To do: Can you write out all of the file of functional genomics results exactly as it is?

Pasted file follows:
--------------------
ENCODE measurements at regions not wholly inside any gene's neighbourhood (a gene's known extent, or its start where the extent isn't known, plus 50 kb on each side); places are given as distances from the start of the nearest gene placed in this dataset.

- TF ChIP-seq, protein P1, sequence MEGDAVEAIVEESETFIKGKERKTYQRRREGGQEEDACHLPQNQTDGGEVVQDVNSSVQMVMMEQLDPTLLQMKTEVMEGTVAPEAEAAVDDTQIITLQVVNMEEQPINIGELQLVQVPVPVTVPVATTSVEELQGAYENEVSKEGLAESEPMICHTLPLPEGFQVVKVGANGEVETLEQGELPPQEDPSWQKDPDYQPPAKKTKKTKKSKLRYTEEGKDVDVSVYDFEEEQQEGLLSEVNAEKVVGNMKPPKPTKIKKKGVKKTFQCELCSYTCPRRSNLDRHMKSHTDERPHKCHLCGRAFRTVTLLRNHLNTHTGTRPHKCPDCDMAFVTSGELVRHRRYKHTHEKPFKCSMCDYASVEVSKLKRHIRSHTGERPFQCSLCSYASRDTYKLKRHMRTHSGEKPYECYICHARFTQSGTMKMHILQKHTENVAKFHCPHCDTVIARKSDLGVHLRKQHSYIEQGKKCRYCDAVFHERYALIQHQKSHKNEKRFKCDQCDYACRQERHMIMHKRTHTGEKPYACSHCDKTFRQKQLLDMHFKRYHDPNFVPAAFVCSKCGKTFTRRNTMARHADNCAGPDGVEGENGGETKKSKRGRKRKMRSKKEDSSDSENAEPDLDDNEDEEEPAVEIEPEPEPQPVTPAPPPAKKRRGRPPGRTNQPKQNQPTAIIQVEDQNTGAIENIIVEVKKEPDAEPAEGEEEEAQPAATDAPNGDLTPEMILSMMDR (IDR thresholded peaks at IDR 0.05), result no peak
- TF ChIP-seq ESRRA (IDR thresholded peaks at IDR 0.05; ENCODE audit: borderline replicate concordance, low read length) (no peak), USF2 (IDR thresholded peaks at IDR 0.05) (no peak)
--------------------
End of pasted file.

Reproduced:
ENCODE measurements at regions not wholly inside any gene's neighbourhood (a gene's known extent, or its start where the extent isn't known, plus 50 kb on each side); places are given as distances from the start of the nearest gene placed in this dataset.

- TF ChIP-seq, protein P1, sequence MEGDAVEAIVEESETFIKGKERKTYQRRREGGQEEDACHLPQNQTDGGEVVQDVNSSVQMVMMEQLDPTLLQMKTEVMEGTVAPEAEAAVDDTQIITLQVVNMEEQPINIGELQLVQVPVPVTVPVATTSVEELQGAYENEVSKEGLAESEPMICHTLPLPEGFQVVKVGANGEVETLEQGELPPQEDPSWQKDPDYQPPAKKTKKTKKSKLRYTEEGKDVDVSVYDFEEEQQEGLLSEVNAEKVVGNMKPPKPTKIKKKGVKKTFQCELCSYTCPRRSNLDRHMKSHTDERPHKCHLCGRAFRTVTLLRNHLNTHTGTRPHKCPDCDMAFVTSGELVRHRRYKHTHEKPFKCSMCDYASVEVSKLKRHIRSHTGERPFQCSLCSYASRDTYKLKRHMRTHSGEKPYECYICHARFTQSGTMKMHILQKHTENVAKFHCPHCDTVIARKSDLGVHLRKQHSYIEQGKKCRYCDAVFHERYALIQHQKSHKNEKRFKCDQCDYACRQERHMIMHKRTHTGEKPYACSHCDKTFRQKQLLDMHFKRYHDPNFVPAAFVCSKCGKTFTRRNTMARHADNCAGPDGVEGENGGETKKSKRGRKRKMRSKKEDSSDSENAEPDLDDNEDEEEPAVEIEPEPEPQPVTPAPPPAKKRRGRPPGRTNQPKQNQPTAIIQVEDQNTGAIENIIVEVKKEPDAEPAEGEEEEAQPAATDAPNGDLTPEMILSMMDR (IDR thresholded peaks at IDR 0.05), result no peak
- TF ChIP-seq ESRRA (IDR thresholded peaks at IDR 0.05; ENCODE audit: borderline replicate concordance, low read length) (no peak), USF2 (IDR thresholded peaks at IDR 0.05) (no peak)